The Revolutionary Environmentalism Conference
In February 2003 a conference titled "Revolutionary Environmentalism: A Dialogue Between Activists and Academics," was held at CSUF. While faculty and students at the university were busy organizing the conference, conservative forces were trying to undermine the event. Right wing forces threatened the universities funding and managed to close the conference to the community. Only students and faculty with valid ID were allowed to attend the event.
After the conference a federal grand jury demanded a video of the event. The university readily turned over the video tape and gave no indication to the organizers or participants that they had any concern about the issues of academic freedom involved.
It was following this conference that CSUF changed their outside speakers policy. The policy before the revolutionary environmental conference had been that campus groups needed no official authorization to hold an event with an outside speaker. But after the conference the university began working on a new policy. According to Ruth Obel-Jorgensen, "they wanted us to go around and get signatures from representatives of eight different departments every time we wanted to have a speaker come to the campus." When Obel-Jorgensen went to CSUF chief of police David Huerta’s office to get a signature so her group could bring Dr. Ilan Pappe, an Israeli historian from Haifa University to campus, she came up against some unexpected obstacles. Obel-Jorgensen said the police chief wanted to know who the speaker was, why the Campus Peace group was bringing him, the police chief expressed concerns about the speakers safety, said that he is a controversial speaker, and that someone might try to kill him. "I definitely got the impression that Huerta was making a determination about whether or not he would approve the speaker or not," Obel-Jorgensen said.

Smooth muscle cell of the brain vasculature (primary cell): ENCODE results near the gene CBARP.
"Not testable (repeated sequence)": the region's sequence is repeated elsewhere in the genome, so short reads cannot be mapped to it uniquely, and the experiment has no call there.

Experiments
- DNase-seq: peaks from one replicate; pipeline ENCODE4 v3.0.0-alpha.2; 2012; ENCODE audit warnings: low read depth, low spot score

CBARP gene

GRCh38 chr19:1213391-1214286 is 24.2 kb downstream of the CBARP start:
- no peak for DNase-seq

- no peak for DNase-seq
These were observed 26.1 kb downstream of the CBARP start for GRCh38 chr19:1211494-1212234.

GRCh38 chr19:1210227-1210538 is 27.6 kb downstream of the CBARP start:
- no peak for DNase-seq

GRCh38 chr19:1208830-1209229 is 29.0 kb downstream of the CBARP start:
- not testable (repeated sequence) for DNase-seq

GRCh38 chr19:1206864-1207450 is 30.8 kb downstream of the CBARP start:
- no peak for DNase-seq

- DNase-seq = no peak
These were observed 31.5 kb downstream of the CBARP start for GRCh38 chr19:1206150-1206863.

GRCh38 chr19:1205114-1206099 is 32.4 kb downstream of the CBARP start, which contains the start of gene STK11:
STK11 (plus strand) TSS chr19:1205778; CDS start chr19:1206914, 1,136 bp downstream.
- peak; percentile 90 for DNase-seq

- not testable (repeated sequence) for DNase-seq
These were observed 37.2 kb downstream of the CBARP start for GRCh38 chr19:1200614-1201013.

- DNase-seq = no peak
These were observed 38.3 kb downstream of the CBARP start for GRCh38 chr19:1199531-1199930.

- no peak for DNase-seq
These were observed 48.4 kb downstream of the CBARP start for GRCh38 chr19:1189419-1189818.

Huerta ended up signing the form to allow Pappe to speak on campus, but the incident made Obel-Jorgensen uncomfortable. She asked "Why should the chief of police, the parking department, risk management, and five other departments be able to determine who can speak on campus?" It was announced at today’s press conference that the new outside speakers policy is again under review. Ruth Obel-Jorgensen and other campus activists are optimistic that the new policy will encourage academic freedom and civic participation.
The Campus Peace and Civil Liberties group has requested information from the CSUF police department to determine the nature and depth of this latest round of undercover surveillance. The police have 10 days to respond to the request. The student group is also considering other legal and political action to find out what files are being maintained on students and faculty at the university.
To contact the Campus Peace and Civil Liberties group email firstname.lastname@example.org or call Ruth at (559) 916-7396
To contact Peace Fresno go to www.peacefresno.org